Find out as much as you can about the courses/programmes and the universities in which you are interested. Compare the lengths of the courses, entry requirements and costs. Always contact the university for information about entry requirements and the admissions process.
Studera.nu has links to information about the 60 most common host countries. Ploteus, the European education database, also has information about higher education in Europe.
Information and useful links for the 60 most common host countries (in Swedish)
Ploteus, the European education database
Find out about costs
Overseas universities often charge tuition fees. Contact the relevant university for more information. If you are studying abroad, it is possible to apply for extra student funding for tuition fees, provided that the course/programme is approved by CSN.
Read more about financing your overseas studies
Find out what the course is worth
Not all courses can have their credits transferred to Sweden. Are you planning on continuing your studies in Sweden after returning from overseas? Before you travel, talk to your Swedish university to establish whether you will be able to have the credits transferred from the overseas courses.
If you are intending to study an entire programme abroad, it is a bit more difficult to find out what it is worth in Sweden in advance. One way of doing this could be to contact a study counsellor on an equivalent programme at a Swedish university. You can also email the Swedish Council for Higher Education to find out whether others have studied an equivalent programme overseas and, if so, how it was assessed.
Read more about credit transfers in the article After studying abroad
Email the Swedish Council for Higher Education at email@example.com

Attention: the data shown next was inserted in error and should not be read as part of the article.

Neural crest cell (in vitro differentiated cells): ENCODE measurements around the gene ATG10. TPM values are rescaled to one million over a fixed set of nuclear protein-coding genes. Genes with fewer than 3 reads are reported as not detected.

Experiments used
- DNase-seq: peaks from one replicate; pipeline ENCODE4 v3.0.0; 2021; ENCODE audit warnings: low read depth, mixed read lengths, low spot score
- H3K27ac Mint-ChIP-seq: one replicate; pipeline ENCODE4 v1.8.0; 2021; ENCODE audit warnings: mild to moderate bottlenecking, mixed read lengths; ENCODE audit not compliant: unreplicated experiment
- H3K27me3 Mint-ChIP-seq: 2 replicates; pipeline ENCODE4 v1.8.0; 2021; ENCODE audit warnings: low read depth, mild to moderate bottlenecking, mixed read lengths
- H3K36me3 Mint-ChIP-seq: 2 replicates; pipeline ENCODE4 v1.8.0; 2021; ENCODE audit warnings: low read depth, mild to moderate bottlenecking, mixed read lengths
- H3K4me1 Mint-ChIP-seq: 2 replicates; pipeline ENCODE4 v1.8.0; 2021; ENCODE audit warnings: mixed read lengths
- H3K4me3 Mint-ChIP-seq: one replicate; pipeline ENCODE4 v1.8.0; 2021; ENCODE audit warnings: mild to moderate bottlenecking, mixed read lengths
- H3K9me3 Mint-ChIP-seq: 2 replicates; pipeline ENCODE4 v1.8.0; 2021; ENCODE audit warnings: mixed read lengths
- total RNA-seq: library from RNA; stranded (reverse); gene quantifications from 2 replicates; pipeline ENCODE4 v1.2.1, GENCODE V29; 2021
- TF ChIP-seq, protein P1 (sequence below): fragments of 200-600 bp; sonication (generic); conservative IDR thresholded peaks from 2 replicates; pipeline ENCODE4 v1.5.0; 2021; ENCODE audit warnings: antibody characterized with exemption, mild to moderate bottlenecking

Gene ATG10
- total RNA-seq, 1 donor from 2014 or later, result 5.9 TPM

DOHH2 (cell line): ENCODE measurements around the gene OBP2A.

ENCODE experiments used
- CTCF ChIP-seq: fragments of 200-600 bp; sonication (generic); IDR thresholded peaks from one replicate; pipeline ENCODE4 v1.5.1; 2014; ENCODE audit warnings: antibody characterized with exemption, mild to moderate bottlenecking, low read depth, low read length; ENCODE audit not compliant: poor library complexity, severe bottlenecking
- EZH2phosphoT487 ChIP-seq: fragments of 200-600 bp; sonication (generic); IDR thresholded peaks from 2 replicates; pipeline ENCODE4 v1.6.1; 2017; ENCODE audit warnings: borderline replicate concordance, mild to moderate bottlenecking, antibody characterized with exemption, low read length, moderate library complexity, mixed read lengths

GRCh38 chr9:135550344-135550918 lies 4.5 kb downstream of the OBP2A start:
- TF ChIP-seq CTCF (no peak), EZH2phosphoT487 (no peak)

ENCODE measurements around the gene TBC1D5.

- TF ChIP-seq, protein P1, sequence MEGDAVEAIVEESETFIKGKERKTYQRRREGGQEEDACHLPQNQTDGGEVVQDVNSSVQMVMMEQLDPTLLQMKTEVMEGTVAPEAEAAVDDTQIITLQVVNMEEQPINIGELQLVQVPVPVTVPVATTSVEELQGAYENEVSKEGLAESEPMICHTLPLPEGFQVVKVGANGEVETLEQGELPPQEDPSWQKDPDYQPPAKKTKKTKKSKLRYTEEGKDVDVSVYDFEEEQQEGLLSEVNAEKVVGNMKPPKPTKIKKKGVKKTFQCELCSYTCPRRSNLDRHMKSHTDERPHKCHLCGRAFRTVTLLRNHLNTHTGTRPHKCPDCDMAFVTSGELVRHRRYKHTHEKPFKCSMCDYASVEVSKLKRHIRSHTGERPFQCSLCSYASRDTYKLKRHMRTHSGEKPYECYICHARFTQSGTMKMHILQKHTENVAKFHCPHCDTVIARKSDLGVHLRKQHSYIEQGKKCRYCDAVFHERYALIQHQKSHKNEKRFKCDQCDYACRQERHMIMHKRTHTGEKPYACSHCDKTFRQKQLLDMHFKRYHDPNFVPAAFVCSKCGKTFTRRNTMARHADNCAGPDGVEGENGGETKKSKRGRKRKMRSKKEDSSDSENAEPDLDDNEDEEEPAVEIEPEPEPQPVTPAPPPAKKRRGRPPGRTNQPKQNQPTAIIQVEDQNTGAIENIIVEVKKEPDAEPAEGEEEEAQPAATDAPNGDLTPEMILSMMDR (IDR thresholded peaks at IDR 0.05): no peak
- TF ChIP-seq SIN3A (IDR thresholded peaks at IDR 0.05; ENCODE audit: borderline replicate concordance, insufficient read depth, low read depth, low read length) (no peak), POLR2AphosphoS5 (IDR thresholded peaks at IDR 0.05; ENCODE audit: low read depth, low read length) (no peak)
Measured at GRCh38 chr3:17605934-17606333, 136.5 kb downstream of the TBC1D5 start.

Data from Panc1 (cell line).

Obtain a Certificate of Eligibility
In order to be admitted to a foreign university, it is almost always necessary for you to have basic eligibility for higher education in Sweden. The Swedish Council for Higher Education can provide you with a Certificate of Eligibility.
Information about certificates for overseas studies on the Swedish Council for Higher Education’s website (in Swedish)
Take a language test
For most courses, you must have passed a language test. There are various tests – the overseas university to which you are applying will have more information about what is needed to study there. Remember to plan well in advance, as tests are only offered on specific dates and it make take time before the results arrive.
Universities sometimes offer intensive language courses to prepare for studying abroad. The most common language tests can be taken in Sweden.
Folkuniversitetet has information about:
- Cambridge exams
- International English Language Testing System (IELTS)
The British Council has information about:
- International English Language Testing System (IELTS)
The Educational Testing Service (ETS) website has information about:
- Test of English as a Foreign Language (TOEFL). TOEFL is a common test prior to studying in the USA.
Information about language tests in several languages at Folkuniversitetet
More about the International English Language Testing System (IELTS)
More about the Test of English as a Foreign Language (TOEFL)
EU citizens no longer need to take a language test before applying to universities in France. However, a pass in these tests is recommended:
- Diplôme d´Etudes en Langue Française (DELF)
- Diplôme Approfondi en Langue Française (DALF)
- Test de Connaissance Français (TCF)
More information about these tests is available from L´Institut français de Suède
Information about language tests at L´Institut français de Suède (in Swedish)
Folkuniversitetet has information about the following language tests:
- Diploma de español como lengua extranjera - (DELE) Diploma básico